Nonetheless we cannot as a society, and a species, continue to consume ever more and more. So we either have to get our asses in gear, reboot and get back in line with the rest of the natural world which gives as it takes in an ever replenishing cycle, or we may well join the dinosaurs as an extinct species.

While recognizing that doing anything differently is a challenge for some, it doesn't hurt to enjoy what you are doing ecologically. Some wag said "Puritanism is that haunting fear that someone, somewhere, may be enjoying themselves." Extending the analogy, I don't think we need to be eco-puritanists who feel that only when we suffer do our efforts count.

Part of this greening process will surely be that we relearn how important family, neighbbours and community are to our survival. We do not thrive in these islands of isolation we have created for ourselves. To this end I am working on encouraging families in our small community to compost, grow vegetables, put filters on their taps and give up bottled water, insulate, use CFL bulbs, cut energy and water consumption, and recycle.

This is, for the most part, a community of retired people. Only about 25% are under age 60. Many have significant health or mobility issues. So not only do old habits die hard, but even small changes can involve considerable disruption of routine and are a sacrifice. Here's where we must support each other in an active, caring way. It's not enough to preach ecological responsibility. It means you say to your neighbour who has a heart condition, "Let me help you with your recycling, plant some vegies in containers on the deck, or set up your compost box. I like having an excuse to visit with you anyway."

Ecological awareness is also sharing time, produce, rides, shopping trips, and a meal on the deck. So we don't have to be alone as we face the changes ahead. As we knit up the raveled sleeves of both community and environment, we find that while knitting can be pleasurable and productive, it is also at times tedious, exacting and exasperating work. Anyone who says differently hasn't done much knitting.

Tuesday, March 24, 2009

The Middle Way

To Buddhists "The Middle Way" is a term with rich connotations. Put simply, it implies a balanced approach to life and the regulation of one's impulses and behavior, close to Aristotle's idea of the "golden mean" whereby "every virtue is a mean between two extremes, each of which is a vice." While the word middle denotes balance, it should not be confused with passivity or compromise. To tread the Middle Way implies ongoing effort.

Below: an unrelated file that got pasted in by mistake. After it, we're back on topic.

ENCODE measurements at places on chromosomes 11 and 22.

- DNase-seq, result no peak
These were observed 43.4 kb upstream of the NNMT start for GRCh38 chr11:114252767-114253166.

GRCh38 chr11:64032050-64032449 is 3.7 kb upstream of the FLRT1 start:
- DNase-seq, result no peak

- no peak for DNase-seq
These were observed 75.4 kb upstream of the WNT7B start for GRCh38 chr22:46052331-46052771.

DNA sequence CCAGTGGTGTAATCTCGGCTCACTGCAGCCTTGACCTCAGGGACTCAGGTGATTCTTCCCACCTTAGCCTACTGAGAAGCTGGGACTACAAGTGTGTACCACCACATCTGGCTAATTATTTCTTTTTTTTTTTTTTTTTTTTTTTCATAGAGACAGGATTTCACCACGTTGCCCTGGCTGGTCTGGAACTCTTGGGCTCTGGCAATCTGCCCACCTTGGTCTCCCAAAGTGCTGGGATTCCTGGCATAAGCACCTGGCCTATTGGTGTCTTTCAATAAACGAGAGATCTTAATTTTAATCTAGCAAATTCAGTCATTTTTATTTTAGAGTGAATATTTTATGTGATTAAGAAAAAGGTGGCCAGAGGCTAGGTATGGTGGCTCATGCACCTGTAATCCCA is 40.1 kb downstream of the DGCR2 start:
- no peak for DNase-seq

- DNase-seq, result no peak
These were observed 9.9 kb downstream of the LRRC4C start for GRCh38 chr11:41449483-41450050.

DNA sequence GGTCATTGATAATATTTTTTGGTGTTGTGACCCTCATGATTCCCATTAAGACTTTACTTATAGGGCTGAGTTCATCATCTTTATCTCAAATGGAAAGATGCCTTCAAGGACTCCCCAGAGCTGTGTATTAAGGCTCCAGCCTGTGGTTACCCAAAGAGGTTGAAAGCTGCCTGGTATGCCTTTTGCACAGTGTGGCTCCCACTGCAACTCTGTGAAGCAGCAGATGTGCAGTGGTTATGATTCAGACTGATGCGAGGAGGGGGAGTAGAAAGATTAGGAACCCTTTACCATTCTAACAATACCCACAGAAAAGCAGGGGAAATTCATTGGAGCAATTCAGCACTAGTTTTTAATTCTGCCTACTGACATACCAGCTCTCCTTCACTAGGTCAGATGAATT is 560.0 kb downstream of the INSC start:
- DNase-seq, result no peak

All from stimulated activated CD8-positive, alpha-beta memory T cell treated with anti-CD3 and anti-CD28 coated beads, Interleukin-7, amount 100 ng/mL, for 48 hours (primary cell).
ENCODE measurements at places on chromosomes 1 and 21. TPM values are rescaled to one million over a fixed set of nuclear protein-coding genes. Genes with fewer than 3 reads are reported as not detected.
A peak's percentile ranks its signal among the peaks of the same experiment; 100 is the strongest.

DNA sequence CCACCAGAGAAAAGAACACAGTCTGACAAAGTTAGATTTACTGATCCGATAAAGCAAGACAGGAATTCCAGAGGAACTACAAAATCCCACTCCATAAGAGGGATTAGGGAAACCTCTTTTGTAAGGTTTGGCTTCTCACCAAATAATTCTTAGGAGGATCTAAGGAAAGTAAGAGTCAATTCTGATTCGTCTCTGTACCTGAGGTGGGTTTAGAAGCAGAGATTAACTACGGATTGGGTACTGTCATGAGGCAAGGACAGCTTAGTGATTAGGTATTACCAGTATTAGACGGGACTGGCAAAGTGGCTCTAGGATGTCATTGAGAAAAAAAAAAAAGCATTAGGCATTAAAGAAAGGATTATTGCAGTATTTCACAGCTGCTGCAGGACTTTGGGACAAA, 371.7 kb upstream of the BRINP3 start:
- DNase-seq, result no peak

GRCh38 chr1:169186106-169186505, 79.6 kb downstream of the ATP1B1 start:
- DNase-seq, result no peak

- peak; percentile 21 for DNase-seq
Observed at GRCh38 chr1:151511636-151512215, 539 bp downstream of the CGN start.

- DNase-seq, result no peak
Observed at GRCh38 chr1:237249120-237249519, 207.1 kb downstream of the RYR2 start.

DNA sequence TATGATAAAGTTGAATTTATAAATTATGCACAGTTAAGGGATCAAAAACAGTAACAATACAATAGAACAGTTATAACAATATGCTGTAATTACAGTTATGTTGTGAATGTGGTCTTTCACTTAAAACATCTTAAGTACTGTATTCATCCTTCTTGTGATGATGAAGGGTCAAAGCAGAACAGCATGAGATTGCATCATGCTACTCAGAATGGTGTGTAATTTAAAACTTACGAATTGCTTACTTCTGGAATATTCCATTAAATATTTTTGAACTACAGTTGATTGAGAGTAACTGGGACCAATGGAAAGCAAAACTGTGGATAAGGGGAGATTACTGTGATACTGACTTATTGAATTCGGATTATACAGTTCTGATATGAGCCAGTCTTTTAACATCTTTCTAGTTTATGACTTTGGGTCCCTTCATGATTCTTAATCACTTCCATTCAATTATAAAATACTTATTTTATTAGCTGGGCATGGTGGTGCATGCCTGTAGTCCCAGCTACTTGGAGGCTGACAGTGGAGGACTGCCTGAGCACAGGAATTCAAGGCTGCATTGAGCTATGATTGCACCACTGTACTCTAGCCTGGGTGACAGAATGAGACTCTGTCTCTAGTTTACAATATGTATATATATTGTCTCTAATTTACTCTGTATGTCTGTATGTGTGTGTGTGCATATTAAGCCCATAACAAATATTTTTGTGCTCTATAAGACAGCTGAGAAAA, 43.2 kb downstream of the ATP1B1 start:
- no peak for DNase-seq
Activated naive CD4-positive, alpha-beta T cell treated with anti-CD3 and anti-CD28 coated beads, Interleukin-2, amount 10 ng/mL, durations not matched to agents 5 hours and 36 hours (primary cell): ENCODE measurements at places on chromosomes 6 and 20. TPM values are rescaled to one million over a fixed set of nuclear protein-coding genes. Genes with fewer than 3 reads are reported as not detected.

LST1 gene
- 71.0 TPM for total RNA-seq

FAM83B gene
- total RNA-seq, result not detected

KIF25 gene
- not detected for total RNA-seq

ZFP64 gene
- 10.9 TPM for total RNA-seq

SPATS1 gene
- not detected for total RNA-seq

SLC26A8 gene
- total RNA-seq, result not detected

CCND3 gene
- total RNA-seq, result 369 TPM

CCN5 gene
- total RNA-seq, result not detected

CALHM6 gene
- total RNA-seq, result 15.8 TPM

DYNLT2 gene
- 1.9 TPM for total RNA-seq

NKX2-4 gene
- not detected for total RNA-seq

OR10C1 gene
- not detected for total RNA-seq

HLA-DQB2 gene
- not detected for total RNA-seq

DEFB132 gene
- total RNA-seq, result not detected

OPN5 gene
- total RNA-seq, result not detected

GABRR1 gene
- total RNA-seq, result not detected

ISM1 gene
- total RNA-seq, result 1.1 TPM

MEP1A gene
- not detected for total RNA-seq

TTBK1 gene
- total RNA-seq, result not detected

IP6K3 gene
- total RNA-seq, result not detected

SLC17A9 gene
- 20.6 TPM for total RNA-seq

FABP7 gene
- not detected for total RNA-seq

In the broadest sense, the Middle Way refers to the view of life that the Buddha teaches, and to the actions or attitudes that will create happiness for oneself and others. Thus, Buddhism itself is sometimes referred to as "the Middle Way," indicating a transcendence and reconciliation of the extremes of opposing views.

My friend SM pointed me towards the writing of eco-author James Glave, and one of his posts titled the Middle Way caught my eye. Read the entire post. He said in part,

"...How do we get to the place where vast numbers of us understand that a balanced atmosphere is the key to prosperity, security, stability. That it is not only the path out of this economic crisis but also the key to our shared future...

...We’ve seen some once-fringe green behaviors [become normal] as of late. ...I’ve also been thinking about the people on the “continuum of green.” ...Let’s put green types into three groups: the “baseline” greens, the “keen” greens, and the “bright” greens.

Baseline Greens : ...behaviors, products and actions that wouldn’t raise an eyebrow in most of North America...recycling, composting, shopping for organic and fair-trade labels, cloth shopping bags, push mowers, programmable thermostats, re-usable aluminum water bottles, fuel-efficient cars, swirly light bulbs, etc.

Keen Greens have made some kind of personal resolution. ...mall averse, they love eBay and Craigslist, they have one car or a shared car, they’re avid cyclists, purchase carbon offsets, done some kind of home retrofit. They’re locavores and food gardeners. They volunteer. They shop for durability, not just price.

Bright Greens. ...ahead of their time. ...revolutionary thinkers. They perhaps live in Eco-Villages, or want to. ...They push the boundaries constantly. They’re not luddites working the farm, though, they’re very tech-savvy. ...they have trouble relating to “regular” people who don’t get what is going on in the world. ...privately, they are terrified that the change is not coming as fast as it needs to..."

Glave continues "...change will come from the middle section... The keen greens find inspiration in the bright greens, and “push down” better behaviors and choices to the baseline group... It’s up to those who have made some changes to show the larger group that there’s nothing to fear." 

This started me thinking, of course, where are we on Glave's “continuum of green.” ? I think we are "Mottled Greens", and I suspect there are a good many like us. We do most everything in the baseline list, with the exception of not always choosing fair-trade, as it is not always available. We do not cycle or purchase carbon offsets (actually I did once), but adhere to most of the Keen Green criteria. And Bright Green? I would love to live in an eco-village, be off the grid, and figure out a way to save the earth, but unless you consider using cloth wipes instead of TP "pushing the boundaries" we mostly sit on the "Keener" side of the fence and gaze longingly into the Bright Green pasture.